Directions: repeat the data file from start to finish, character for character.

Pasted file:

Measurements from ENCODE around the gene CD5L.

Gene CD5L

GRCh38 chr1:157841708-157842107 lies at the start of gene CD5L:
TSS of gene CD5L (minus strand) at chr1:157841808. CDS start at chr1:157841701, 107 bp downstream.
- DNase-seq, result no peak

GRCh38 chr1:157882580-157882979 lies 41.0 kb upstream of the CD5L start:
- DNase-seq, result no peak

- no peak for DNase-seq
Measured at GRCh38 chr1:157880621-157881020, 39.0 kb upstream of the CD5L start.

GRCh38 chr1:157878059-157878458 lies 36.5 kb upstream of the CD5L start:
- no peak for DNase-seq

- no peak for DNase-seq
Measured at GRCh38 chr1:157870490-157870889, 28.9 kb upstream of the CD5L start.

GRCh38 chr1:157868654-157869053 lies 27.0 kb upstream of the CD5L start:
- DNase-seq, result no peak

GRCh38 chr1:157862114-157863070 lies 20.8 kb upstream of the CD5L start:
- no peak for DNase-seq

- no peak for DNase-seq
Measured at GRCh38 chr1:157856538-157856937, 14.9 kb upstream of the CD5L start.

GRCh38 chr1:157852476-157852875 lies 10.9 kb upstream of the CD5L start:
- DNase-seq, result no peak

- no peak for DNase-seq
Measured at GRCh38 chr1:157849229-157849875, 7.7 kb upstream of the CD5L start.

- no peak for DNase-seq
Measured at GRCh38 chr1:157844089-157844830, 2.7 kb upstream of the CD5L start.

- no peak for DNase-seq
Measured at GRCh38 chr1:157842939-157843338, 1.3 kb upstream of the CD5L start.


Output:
Measurements from ENCODE around the gene CD5L.

Gene CD5L

GRCh38 chr1:157841708-157842107 lies at the start of gene CD5L:
TSS of gene CD5L (minus strand) at chr1:157841808. CDS start at chr1:157841701, 107 bp downstream.
- DNase-seq, result no peak

GRCh38 chr1:157882580-157882979 lies 41.0 kb upstream of the CD5L start:
- DNase-seq, result no peak

- no peak for DNase-seq
Measured at GRCh38 chr1:157880621-157881020, 39.0 kb upstream of the CD5L start.

GRCh38 chr1:157878059-157878458 lies 36.5 kb upstream of the CD5L start:
- no peak for DNase-seq

- no peak for DNase-seq
Measured at GRCh38 chr1:157870490-157870889, 28.9 kb upstream of the CD5L start.

GRCh38 chr1:157868654-157869053 lies 27.0 kb upstream of the CD5L start:
- DNase-seq, result no peak

GRCh38 chr1:157862114-157863070 lies 20.8 kb upstream of the CD5L start:
- no peak for DNase-seq

- no peak for DNase-seq
Measured at GRCh38 chr1:157856538-157856937, 14.9 kb upstream of the CD5L start.

GRCh38 chr1:157852476-157852875 lies 10.9 kb upstream of the CD5L start:
- DNase-seq, result no peak

- no peak for DNase-seq
Measured at GRCh38 chr1:157849229-157849875, 7.7 kb upstream of the CD5L start.

- no peak for DNase-seq
Measured at GRCh38 chr1:157844089-157844830, 2.7 kb upstream of the CD5L start.

- no peak for DNase-seq
Measured at GRCh38 chr1:157842939-157843338, 1.3 kb upstream of the CD5L start.